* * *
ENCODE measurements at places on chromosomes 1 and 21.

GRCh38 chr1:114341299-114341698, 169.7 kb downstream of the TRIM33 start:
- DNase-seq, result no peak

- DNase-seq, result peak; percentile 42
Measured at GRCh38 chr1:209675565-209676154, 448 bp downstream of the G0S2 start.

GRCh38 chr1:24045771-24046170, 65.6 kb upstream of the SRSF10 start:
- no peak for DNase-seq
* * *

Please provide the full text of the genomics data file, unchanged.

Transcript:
ENCODE measurements at places on chromosomes 1 and 21.

GRCh38 chr1:114341299-114341698, 169.7 kb downstream of the TRIM33 start:
- DNase-seq, result no peak

- DNase-seq, result peak; percentile 42
Measured at GRCh38 chr1:209675565-209676154, 448 bp downstream of the G0S2 start.

GRCh38 chr1:24045771-24046170, 65.6 kb upstream of the SRSF10 start:
- no peak for DNase-seq